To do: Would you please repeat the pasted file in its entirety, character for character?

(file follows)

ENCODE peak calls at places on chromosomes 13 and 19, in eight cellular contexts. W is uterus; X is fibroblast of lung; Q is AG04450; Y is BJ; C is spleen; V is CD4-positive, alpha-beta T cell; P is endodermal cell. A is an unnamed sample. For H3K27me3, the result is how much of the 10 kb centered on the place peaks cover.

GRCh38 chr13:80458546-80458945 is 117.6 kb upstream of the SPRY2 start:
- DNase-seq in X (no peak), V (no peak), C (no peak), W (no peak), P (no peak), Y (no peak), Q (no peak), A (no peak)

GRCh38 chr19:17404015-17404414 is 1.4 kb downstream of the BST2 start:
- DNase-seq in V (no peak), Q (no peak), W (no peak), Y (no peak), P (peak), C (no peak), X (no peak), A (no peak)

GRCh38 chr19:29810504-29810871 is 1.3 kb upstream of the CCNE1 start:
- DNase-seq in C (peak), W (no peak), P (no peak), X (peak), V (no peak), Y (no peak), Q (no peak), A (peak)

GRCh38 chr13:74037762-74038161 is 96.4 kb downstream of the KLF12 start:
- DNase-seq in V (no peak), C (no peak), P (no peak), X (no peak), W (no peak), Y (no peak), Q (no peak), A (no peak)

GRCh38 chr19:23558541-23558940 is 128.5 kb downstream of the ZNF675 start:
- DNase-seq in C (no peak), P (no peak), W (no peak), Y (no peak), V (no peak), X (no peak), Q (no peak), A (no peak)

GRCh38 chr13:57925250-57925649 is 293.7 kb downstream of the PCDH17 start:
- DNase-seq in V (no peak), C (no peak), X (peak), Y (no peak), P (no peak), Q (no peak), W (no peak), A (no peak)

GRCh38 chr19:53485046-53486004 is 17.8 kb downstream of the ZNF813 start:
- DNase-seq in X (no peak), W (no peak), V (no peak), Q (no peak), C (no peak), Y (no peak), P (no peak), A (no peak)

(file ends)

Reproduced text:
ENCODE peak calls at places on chromosomes 13 and 19, in eight cellular contexts. W is uterus; X is fibroblast of lung; Q is AG04450; Y is BJ; C is spleen; V is CD4-positive, alpha-beta T cell; P is endodermal cell. A is an unnamed sample. For H3K27me3, the result is how much of the 10 kb centered on the place peaks cover.

GRCh38 chr13:80458546-80458945 is 117.6 kb upstream of the SPRY2 start:
- DNase-seq in X (no peak), V (no peak), C (no peak), W (no peak), P (no peak), Y (no peak), Q (no peak), A (no peak)

GRCh38 chr19:17404015-17404414 is 1.4 kb downstream of the BST2 start:
- DNase-seq in V (no peak), Q (no peak), W (no peak), Y (no peak), P (peak), C (no peak), X (no peak), A (no peak)

GRCh38 chr19:29810504-29810871 is 1.3 kb upstream of the CCNE1 start:
- DNase-seq in C (peak), W (no peak), P (no peak), X (peak), V (no peak), Y (no peak), Q (no peak), A (peak)

GRCh38 chr13:74037762-74038161 is 96.4 kb downstream of the KLF12 start:
- DNase-seq in V (no peak), C (no peak), P (no peak), X (no peak), W (no peak), Y (no peak), Q (no peak), A (no peak)

GRCh38 chr19:23558541-23558940 is 128.5 kb downstream of the ZNF675 start:
- DNase-seq in C (no peak), P (no peak), W (no peak), Y (no peak), V (no peak), X (no peak), Q (no peak), A (no peak)

GRCh38 chr13:57925250-57925649 is 293.7 kb downstream of the PCDH17 start:
- DNase-seq in V (no peak), C (no peak), X (peak), Y (no peak), P (no peak), Q (no peak), W (no peak), A (no peak)

GRCh38 chr19:53485046-53486004 is 17.8 kb downstream of the ZNF813 start:
- DNase-seq in X (no peak), W (no peak), V (no peak), Q (no peak), C (no peak), Y (no peak), P (no peak), A (no peak)